Up to 70% of Preschool Inuit Children lack enough food

Negotiation and Implementation of Impact and Benefit Agreement Toolkit

Meaningful Consultation in Canada: The Alternative to Forced Aboriginal Assimilation

UN Recommendations on the Duty to Consult

UN Recommendations on Corporate Responsibilities

Senate Standing Committee on Aboriginal Peoples Report on Canada’s North

Arctic Perishable Food Mail Program Review and Recommendations

Amnesty International - Canada: Submission to the UN Universal Periodic Review

Indigenous Children's Health Report: Health Assessment in Action


Last Updated September 15, 2015

About CAID


Aboriginal economic developments and Indigenous trade and commerce systems must be founded upon traditional values and roles to be sustainable. CAID resulted from the recognition for a need to provide a not-for-profit, non-governmental service (NGO) able to help reestablish these traditional Aboriginal infrastructures. CAID is designed to share professional expertise with Aboriginal people plus facilitate information collection and organization on traditional law and roles.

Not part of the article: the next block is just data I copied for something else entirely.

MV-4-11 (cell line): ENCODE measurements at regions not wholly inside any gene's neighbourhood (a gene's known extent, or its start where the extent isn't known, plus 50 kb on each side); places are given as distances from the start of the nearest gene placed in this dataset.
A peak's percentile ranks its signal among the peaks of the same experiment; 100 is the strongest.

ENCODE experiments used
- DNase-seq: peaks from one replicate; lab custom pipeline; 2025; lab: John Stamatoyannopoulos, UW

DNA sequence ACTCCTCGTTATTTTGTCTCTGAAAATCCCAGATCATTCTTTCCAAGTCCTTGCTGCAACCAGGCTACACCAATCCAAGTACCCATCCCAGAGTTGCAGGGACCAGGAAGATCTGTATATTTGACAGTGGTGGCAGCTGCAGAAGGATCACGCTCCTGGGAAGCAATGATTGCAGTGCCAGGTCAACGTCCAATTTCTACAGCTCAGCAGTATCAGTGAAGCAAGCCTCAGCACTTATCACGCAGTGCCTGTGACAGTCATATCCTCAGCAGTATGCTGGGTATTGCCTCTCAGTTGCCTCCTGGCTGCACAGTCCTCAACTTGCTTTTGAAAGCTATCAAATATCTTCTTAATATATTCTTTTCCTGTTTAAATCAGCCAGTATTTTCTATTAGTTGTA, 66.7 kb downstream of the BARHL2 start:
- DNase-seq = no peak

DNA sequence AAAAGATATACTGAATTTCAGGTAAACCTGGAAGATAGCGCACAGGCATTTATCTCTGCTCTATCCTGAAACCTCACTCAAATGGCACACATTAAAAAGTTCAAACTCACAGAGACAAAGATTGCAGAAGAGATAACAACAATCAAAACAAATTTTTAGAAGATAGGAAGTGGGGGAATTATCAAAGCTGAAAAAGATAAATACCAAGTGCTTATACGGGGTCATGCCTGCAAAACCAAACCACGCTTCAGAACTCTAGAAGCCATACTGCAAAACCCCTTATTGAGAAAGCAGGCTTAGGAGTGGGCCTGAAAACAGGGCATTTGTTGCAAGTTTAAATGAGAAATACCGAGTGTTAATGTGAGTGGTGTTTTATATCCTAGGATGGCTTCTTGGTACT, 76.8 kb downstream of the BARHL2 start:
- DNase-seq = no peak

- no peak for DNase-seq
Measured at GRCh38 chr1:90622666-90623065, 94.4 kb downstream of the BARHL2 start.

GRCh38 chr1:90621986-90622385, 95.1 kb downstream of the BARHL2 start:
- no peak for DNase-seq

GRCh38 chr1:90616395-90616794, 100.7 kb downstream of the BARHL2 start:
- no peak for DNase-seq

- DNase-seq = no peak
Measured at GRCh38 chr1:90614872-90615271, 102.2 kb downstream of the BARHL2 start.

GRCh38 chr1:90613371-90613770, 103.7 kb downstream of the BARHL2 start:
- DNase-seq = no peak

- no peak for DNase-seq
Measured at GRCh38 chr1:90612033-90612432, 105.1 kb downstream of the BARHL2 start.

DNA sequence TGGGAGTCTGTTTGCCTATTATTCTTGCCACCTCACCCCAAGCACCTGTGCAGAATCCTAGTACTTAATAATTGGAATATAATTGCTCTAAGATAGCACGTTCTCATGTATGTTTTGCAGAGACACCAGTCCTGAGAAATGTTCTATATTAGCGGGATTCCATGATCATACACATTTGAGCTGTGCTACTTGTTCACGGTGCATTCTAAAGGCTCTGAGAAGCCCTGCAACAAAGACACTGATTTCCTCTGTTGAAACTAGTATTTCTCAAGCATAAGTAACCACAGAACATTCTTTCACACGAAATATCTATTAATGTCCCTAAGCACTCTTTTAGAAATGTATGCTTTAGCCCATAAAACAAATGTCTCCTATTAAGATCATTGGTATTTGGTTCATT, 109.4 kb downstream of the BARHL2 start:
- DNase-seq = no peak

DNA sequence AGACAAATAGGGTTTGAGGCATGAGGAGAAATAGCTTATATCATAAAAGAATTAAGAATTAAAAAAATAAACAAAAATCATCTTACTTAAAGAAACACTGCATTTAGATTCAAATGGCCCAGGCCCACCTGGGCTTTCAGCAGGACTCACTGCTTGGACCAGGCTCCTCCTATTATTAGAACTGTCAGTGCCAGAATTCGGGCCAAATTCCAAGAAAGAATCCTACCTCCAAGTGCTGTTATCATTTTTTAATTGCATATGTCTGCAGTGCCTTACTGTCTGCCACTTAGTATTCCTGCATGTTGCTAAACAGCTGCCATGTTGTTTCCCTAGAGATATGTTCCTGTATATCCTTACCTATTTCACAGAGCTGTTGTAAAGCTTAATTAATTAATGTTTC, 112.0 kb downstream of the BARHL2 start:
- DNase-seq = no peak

CAID’s objective is to help Canada’s First Peoples rebuild self-sustaining infrastructure in a traditional framework. Culturally appropriate infrastructures will empower permanent solutions to problems plaguing Aboriginal communities. By enabling tradition-based indigenous infrastructure development, Aboriginal people can live traditional lives with modern sustainable economic developments that integrate culture-based businesses and institutions into the global system. These reestablished Aboriginal societal infrastructures will reverse aboriginal poverty cycles and empower Aboriginal people to choose their own destiny.

Canada declared an end to its policies of forced Aboriginal assimilation. Unfortunately, through forced assimilation policies already embedded throughout Canada’s infrastructure, Canadian federal, provincial and territorial government programs still withhold funds and expertise that prevent Aboriginal rights from being realized. First Nation, Inuit and Métis communities have no funds to finance, and no infrastructure to facilitate, rebuilding what Canada destroyed. CAID's facilitatory role is to help identify, define, and harmonize these missing Aboriginal infrastructures with modern infrastructure to bring traditional values and lifestyles into the global system; to provide a process where the rights of First Nation, Inuit and Métis Canadians are truly equal to the rights of non-Aboriginal Canadians.

CAID is not a church, does not build churches and is not a religion. CAID was founded by people who believe in sharing freely to remedy wrongs done to Aboriginal people in Canada.

About Dr. Richard G. Herbert

© Christian Aboriginal Infrastructure Developments